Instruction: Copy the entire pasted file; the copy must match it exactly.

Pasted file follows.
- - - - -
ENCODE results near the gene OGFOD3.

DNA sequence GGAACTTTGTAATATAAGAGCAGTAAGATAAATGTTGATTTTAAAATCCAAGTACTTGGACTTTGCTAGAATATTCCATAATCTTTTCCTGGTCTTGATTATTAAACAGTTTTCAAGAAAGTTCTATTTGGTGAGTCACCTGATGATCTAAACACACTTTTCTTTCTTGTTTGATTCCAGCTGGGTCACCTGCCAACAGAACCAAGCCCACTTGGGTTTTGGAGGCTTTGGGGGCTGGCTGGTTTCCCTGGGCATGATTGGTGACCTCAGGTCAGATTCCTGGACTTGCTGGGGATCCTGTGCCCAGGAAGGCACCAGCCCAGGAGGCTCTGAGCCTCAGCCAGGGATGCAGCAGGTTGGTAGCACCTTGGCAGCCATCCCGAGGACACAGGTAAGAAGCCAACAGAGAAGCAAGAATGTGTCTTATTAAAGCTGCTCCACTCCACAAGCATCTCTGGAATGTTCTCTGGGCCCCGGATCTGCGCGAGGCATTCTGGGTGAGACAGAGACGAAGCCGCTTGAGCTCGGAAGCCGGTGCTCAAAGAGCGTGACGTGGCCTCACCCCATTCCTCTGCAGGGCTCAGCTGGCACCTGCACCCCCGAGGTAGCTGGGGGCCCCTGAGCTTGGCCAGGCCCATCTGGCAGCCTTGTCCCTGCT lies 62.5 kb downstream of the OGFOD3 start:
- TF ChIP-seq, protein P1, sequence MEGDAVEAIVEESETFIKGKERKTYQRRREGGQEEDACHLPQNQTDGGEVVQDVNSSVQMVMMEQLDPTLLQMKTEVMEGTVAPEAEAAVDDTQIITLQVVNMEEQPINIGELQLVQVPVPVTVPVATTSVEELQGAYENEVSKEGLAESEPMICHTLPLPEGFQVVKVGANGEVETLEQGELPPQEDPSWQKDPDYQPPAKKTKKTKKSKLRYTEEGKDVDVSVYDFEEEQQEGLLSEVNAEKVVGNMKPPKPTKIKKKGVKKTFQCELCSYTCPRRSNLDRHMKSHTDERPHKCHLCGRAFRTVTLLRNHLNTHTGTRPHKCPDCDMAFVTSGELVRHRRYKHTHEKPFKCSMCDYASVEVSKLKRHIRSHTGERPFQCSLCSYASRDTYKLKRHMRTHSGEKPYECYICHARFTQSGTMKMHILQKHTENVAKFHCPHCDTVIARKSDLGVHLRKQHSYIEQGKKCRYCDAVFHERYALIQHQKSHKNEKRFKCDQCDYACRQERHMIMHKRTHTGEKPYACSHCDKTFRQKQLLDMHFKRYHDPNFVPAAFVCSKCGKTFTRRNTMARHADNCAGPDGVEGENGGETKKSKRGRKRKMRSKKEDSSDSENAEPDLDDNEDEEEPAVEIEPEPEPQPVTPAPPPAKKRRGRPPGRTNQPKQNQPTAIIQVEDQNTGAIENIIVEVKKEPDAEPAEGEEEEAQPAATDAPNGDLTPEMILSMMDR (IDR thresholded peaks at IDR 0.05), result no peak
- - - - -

ENCODE results near the gene OGFOD3.

DNA sequence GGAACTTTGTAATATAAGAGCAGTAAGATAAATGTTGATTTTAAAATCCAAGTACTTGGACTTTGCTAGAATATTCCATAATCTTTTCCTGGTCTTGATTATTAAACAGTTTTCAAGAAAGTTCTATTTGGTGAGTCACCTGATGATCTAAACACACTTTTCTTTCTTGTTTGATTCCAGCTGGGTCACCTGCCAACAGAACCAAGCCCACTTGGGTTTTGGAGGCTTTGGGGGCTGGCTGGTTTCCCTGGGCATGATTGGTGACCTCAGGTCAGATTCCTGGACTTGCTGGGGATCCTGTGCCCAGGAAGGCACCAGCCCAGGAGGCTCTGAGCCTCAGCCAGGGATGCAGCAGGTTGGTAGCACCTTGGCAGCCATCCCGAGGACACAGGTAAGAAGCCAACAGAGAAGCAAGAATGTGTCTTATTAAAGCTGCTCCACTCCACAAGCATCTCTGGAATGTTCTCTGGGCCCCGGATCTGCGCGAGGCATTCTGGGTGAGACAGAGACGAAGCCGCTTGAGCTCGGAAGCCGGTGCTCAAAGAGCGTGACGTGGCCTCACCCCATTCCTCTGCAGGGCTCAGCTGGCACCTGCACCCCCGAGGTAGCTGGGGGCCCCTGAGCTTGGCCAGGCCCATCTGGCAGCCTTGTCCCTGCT lies 62.5 kb downstream of the OGFOD3 start:
- TF ChIP-seq, protein P1, sequence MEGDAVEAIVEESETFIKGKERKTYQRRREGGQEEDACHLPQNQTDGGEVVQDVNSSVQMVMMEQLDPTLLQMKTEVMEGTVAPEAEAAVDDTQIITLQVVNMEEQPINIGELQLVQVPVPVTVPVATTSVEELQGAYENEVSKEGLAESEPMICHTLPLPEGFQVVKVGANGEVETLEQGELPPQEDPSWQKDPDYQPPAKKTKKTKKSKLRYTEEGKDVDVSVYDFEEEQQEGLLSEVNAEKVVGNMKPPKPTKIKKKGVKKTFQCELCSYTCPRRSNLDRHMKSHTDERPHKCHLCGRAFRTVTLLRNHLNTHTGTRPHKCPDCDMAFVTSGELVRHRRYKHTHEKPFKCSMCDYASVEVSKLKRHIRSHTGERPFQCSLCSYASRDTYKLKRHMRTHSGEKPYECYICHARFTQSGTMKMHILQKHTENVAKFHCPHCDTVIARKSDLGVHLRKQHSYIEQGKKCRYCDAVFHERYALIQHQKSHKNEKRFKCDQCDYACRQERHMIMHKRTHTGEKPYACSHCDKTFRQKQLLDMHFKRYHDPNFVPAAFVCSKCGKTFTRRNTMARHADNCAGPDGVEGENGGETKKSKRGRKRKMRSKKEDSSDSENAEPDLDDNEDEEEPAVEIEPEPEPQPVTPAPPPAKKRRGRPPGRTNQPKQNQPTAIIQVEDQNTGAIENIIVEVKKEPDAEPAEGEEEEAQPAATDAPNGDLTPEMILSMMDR (IDR thresholded peaks at IDR 0.05), result no peak